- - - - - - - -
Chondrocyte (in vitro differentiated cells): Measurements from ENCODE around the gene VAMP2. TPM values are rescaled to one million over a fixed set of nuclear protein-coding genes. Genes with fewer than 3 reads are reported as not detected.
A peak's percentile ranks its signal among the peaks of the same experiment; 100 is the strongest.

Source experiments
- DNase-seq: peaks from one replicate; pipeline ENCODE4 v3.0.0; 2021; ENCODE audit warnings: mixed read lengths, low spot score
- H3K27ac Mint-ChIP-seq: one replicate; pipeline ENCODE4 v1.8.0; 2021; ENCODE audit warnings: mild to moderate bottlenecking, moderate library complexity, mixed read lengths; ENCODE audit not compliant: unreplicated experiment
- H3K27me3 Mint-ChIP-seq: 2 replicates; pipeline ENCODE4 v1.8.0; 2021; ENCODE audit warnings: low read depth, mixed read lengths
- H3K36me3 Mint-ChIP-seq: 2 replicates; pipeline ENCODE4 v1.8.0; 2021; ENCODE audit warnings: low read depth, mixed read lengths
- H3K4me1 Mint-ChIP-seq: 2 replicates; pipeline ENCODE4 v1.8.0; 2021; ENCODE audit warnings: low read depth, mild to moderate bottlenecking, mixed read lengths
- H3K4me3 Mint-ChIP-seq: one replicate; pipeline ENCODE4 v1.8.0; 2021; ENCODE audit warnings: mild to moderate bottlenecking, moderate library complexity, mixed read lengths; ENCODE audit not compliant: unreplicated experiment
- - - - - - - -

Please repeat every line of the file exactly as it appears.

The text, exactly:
Chondrocyte (in vitro differentiated cells): Measurements from ENCODE around the gene VAMP2. TPM values are rescaled to one million over a fixed set of nuclear protein-coding genes. Genes with fewer than 3 reads are reported as not detected.
A peak's percentile ranks its signal among the peaks of the same experiment; 100 is the strongest.

Source experiments
- DNase-seq: peaks from one replicate; pipeline ENCODE4 v3.0.0; 2021; ENCODE audit warnings: mixed read lengths, low spot score
- H3K27ac Mint-ChIP-seq: one replicate; pipeline ENCODE4 v1.8.0; 2021; ENCODE audit warnings: mild to moderate bottlenecking, moderate library complexity, mixed read lengths; ENCODE audit not compliant: unreplicated experiment
- H3K27me3 Mint-ChIP-seq: 2 replicates; pipeline ENCODE4 v1.8.0; 2021; ENCODE audit warnings: low read depth, mixed read lengths
- H3K36me3 Mint-ChIP-seq: 2 replicates; pipeline ENCODE4 v1.8.0; 2021; ENCODE audit warnings: low read depth, mixed read lengths
- H3K4me1 Mint-ChIP-seq: 2 replicates; pipeline ENCODE4 v1.8.0; 2021; ENCODE audit warnings: low read depth, mild to moderate bottlenecking, mixed read lengths
- H3K4me3 Mint-ChIP-seq: one replicate; pipeline ENCODE4 v1.8.0; 2021; ENCODE audit warnings: mild to moderate bottlenecking, moderate library complexity, mixed read lengths; ENCODE audit not compliant: unreplicated experiment